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Flat monitors???

Discussion in 'Monitoring / Headphones' started by cajunboy2k71, May 24, 2005.

  1. cajunboy2k71

    cajunboy2k71 Guest

    As you can tell by the title, I have no idea what FLAT monitors are. Th word FLAT brings up images of pancakes, LCD monitors, and boobless strippers. Please, oh please help me understand this term.
     
  2. anonymous

    anonymous Guests

    The term "flat" is referring to the response. The response is how a speaker recreates the signal.
    For instance your stereo system in your house sounds different than the system in your car. Mostly because the speakers are "calibrated" or "tuned" for that type of response.
    Studio monitors are "tuned" so that they sound more like what you are hearing, rather than some nicely fine tuned, high coralation, & high fidelity DCM, or Sony loud speakers with bass response adjustments and dolby sound options. The "after market" speakers have much more "color" than any true near field monitor.
    And if you were to mixdown on some Cerwin Vega's, it might sound AWESOME on those speakers, but sound like ass on everything else.
    The deal is, if it sounds good on the near field monitors (with the flatest response) then it should sound fine on all the other brands of speakers that are what we refer to as having "dynamic response".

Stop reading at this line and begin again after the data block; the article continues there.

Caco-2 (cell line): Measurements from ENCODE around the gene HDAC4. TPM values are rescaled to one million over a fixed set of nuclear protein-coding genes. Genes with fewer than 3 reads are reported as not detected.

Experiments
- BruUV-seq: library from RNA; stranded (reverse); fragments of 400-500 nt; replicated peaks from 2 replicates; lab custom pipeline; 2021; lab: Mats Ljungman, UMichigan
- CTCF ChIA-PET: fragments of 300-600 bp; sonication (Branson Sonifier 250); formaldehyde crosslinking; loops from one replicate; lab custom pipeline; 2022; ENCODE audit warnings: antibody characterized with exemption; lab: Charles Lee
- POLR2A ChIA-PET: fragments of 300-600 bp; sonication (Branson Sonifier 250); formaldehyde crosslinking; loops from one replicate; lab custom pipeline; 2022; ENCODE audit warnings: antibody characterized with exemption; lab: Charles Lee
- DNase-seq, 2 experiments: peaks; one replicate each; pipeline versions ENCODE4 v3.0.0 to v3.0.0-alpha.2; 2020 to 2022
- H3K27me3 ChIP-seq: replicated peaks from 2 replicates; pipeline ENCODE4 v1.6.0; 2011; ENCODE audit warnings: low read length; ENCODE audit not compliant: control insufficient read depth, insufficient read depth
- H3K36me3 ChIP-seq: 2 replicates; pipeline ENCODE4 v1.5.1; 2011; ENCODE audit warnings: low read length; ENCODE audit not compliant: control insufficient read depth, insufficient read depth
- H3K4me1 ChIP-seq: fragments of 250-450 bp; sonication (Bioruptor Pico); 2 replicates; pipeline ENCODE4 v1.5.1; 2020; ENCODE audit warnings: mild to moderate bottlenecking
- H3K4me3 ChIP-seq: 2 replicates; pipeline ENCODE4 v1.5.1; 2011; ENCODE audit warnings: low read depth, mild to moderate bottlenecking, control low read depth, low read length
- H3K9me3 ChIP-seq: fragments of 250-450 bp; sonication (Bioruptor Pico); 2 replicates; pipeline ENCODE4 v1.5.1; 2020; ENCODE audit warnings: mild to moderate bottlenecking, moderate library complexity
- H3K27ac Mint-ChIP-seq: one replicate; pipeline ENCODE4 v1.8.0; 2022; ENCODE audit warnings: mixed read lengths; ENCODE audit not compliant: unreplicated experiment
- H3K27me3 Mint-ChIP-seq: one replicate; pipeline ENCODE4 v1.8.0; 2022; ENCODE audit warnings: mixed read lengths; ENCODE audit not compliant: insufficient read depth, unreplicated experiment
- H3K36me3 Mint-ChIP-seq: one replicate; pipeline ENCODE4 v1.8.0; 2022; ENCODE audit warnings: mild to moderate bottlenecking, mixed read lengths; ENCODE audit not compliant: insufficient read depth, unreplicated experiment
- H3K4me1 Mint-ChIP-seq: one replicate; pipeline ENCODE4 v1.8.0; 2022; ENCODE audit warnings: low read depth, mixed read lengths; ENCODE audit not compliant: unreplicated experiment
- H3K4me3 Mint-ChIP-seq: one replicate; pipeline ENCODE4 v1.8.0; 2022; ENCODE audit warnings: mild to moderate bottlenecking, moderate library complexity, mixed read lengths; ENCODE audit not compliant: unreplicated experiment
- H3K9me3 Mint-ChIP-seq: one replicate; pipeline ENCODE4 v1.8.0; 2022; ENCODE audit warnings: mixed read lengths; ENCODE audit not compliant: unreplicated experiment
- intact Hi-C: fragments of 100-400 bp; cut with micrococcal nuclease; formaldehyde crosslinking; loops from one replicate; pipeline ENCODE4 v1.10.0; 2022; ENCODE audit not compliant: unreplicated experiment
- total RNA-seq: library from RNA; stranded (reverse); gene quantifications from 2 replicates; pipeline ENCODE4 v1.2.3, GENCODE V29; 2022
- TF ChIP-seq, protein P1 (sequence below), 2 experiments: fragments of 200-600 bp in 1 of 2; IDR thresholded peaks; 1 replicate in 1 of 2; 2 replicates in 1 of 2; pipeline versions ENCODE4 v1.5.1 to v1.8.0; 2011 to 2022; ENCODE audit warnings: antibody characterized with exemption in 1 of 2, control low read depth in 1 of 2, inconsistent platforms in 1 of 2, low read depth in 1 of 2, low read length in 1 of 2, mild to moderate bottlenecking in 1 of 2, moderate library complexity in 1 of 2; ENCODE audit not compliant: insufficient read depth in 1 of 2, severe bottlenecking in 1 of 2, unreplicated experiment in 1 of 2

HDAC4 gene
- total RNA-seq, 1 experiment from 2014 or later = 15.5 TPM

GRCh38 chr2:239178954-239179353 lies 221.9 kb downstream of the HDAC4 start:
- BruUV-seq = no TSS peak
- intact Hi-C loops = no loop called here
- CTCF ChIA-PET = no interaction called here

3. dynomike

    dynomike Guest

    Exactly. Monitors = speakers. Flat = what their frequency response graph should look like.

    I'm sure you've seen a frequency response graph before - pretty much all microphone and speaker manufacturers include them with their products. It compares volume/sensitivity whatever at different frequencies, or pitches. Are high sounds louder than low sounds, etc?

    Code:
    Loud
           ------------------------------------
    Quiet
           Low Frequencies     High Frequencies
    Ideally, thats what you wanna see. :) But a lot of consumer speakers hype the "high lows" - ie. 80-120 hz is boosted significantly in relation to other frequencies - and the "low highs" - 6khz - 10khz - which on a cheap system is often quite distorted. You want your mixes to sound good on these systems.. but also on other systems with different responses. So, get speakers that have as balanced a response as you can afford. If possible, see a frequency response graph for whatever speakers you are looking into purchasing. Figures like "40hz-20khz response" are useless unless they specify the variance within that response. A good, relatively "flat" monitor would be +- 2 db within that range. Well, that should get you started.
     
  4. cajunboy2k71

    cajunboy2k71 Guest

    Thanks guys. I am begining to understand what you mean.
     
  5. Antho

    Antho Guest

    G'day

    Go to my post under the thread above 'the importance of great monitors"

    It's on page 6 I believe, and would save me re-typing the whole thing :)

    Bare in mind also a 'flat' speaker system is not everything. There are many other factors involved as the above post will detail.

    Also, when you put a pair of 'flat' frequency response monitors in a 'not flat' response room, you get new issues to deal with in the form of uneven bass tones which can play havock with even the bestest systems out there.

    Thus the importance of room treatment, to create as 'flat' as possible a room response.
     

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